Library Instruction In Evidence-Based Practice
Article by: Steve Bogel, Librarian for Health Sciences
Evidence-based practice has emerged as the new paradigm in the practice of medicine, nursing, public health and other health care disciplines. In a shift from traditional decision making that relied on the unsystematic experiences of clinicians combined with their medical intuition, evidence-based practice employs the best available scientific evidence to make decisions about the care of individual patients and patient populations. Evidence-based practice is commonly defined today as the integration of the best available research evidence with clinical expertise and the thoughtful and compassionate use of patient values (Sackett, 1996,BMJ,312:71). A fuller understanding of the concept and practice acknowledges that there is a hierarchy of evidence in which some evidence is afforded greater credibility than other evidence (Hurwitz,2004, BMJ, 329:1024).
Recognized as a core competency for clinicians in most health care disciplines, evidence-based practice is also seen as a process of “lifelong, self-directed, problem-based learning in which caring for patients creates a need for acquisition of new knowledge about diagnosis, prognosis, treatment, and other health care related issues” (Misa, 2013, Medical Reference Services Quarterly, 32,4:424). In a climate of information overload and lack of time, this new model of delivering the best medical care is also a model for efficient continuing education for health care workers. The creation of new information systems, mobile technologies, and the proliferation of systematic reviews of the medical literature, constitute some of the recent innovations to enable the wide-spread use of evidence-based practice throughout the health care system.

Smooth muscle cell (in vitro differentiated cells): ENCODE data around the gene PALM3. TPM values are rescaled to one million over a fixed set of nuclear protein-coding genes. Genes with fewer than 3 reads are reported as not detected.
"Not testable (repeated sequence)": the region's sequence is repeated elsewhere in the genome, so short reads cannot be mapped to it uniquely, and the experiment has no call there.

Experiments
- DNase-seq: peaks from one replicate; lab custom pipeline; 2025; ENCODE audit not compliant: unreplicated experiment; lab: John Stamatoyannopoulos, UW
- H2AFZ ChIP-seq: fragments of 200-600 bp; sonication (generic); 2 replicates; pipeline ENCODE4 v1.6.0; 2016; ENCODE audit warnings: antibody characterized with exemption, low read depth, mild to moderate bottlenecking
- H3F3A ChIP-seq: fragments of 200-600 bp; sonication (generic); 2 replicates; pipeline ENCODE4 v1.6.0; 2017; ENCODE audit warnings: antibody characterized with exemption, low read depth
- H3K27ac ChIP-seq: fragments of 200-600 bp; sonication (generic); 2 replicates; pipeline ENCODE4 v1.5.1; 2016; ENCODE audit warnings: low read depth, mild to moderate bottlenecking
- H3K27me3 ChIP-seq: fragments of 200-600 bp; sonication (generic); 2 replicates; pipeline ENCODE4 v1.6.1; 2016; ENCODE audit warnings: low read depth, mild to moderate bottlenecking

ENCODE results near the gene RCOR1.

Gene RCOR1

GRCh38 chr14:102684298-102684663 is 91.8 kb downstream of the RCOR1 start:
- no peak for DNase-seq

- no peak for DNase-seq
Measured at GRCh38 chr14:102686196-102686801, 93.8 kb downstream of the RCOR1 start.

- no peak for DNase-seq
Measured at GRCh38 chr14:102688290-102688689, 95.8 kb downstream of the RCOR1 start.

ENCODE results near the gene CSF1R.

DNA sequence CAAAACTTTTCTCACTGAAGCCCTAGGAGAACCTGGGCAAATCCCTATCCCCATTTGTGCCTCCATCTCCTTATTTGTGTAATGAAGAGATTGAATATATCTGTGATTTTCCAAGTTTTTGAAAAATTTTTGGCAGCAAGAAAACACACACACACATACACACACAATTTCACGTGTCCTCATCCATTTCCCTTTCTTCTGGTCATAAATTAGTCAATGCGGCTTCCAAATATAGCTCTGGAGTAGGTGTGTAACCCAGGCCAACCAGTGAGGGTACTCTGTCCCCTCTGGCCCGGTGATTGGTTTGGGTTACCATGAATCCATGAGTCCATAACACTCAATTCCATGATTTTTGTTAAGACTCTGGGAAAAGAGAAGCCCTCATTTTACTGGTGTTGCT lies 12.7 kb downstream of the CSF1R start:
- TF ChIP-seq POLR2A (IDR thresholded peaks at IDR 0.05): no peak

Health Sciences librarians at Drexel are actively engaged in teaching some of the critical knowledge and skills necessary for evidence-based practice. Audiences for library instruction include students across the health care disciplines and curricula, from undergraduate students to graduate students, residents, and faculty. With expertise in health care informatics, and the skills needed to mine the medical literature in a landscape of rapidly evolving resources, Health Sciences librarians teach the skills students and practitioners need to efficiently discover the scientific evidence they need to support clinical decision making. In collaboration with faculty, Health Sciences librarians deliver course content in classrooms, workshops, and online venues to integrate evidence-based instruction into course work. Librarians are principally involved in helping students convert patient problems from common clinical scenarios into answerable questions, construct effective search strategies, and identify the best resources to uncover the evidence-based literature.